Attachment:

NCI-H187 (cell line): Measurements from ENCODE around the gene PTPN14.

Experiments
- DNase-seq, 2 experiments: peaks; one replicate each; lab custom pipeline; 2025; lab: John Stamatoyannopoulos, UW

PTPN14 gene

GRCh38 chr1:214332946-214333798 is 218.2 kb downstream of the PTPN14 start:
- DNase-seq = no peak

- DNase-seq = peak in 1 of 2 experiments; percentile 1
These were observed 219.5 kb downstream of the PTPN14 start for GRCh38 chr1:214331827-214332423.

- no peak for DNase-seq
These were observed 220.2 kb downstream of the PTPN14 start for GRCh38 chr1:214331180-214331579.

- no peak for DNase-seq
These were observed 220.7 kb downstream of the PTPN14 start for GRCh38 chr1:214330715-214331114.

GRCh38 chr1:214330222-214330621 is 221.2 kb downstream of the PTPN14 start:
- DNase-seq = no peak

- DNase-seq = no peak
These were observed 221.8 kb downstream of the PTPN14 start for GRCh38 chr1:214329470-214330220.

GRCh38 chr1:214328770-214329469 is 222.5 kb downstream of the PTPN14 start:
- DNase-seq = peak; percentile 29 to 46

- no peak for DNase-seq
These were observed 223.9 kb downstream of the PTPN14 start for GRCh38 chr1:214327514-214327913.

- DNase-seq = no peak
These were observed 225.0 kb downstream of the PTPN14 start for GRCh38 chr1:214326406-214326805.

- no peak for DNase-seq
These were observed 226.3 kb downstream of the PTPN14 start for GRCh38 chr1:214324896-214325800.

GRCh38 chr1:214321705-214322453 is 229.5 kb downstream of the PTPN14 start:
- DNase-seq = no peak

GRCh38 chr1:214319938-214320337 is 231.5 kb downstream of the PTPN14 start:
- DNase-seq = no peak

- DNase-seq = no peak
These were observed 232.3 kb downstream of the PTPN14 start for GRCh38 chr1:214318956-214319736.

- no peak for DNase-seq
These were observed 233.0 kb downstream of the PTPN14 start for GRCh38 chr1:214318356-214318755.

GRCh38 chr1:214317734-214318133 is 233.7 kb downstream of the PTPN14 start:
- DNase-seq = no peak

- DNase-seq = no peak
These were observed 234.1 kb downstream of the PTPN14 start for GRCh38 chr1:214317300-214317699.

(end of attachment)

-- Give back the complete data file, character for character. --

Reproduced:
NCI-H187 (cell line): Measurements from ENCODE around the gene PTPN14.

Experiments
- DNase-seq, 2 experiments: peaks; one replicate each; lab custom pipeline; 2025; lab: John Stamatoyannopoulos, UW

PTPN14 gene

GRCh38 chr1:214332946-214333798 is 218.2 kb downstream of the PTPN14 start:
- DNase-seq = no peak

- DNase-seq = peak in 1 of 2 experiments; percentile 1
These were observed 219.5 kb downstream of the PTPN14 start for GRCh38 chr1:214331827-214332423.

- no peak for DNase-seq
These were observed 220.2 kb downstream of the PTPN14 start for GRCh38 chr1:214331180-214331579.

- no peak for DNase-seq
These were observed 220.7 kb downstream of the PTPN14 start for GRCh38 chr1:214330715-214331114.

GRCh38 chr1:214330222-214330621 is 221.2 kb downstream of the PTPN14 start:
- DNase-seq = no peak

- DNase-seq = no peak
These were observed 221.8 kb downstream of the PTPN14 start for GRCh38 chr1:214329470-214330220.

GRCh38 chr1:214328770-214329469 is 222.5 kb downstream of the PTPN14 start:
- DNase-seq = peak; percentile 29 to 46

- no peak for DNase-seq
These were observed 223.9 kb downstream of the PTPN14 start for GRCh38 chr1:214327514-214327913.

- DNase-seq = no peak
These were observed 225.0 kb downstream of the PTPN14 start for GRCh38 chr1:214326406-214326805.

- no peak for DNase-seq
These were observed 226.3 kb downstream of the PTPN14 start for GRCh38 chr1:214324896-214325800.

GRCh38 chr1:214321705-214322453 is 229.5 kb downstream of the PTPN14 start:
- DNase-seq = no peak

GRCh38 chr1:214319938-214320337 is 231.5 kb downstream of the PTPN14 start:
- DNase-seq = no peak

- DNase-seq = no peak
These were observed 232.3 kb downstream of the PTPN14 start for GRCh38 chr1:214318956-214319736.

- no peak for DNase-seq
These were observed 233.0 kb downstream of the PTPN14 start for GRCh38 chr1:214318356-214318755.

GRCh38 chr1:214317734-214318133 is 233.7 kb downstream of the PTPN14 start:
- DNase-seq = no peak

- DNase-seq = no peak
These were observed 234.1 kb downstream of the PTPN14 start for GRCh38 chr1:214317300-214317699.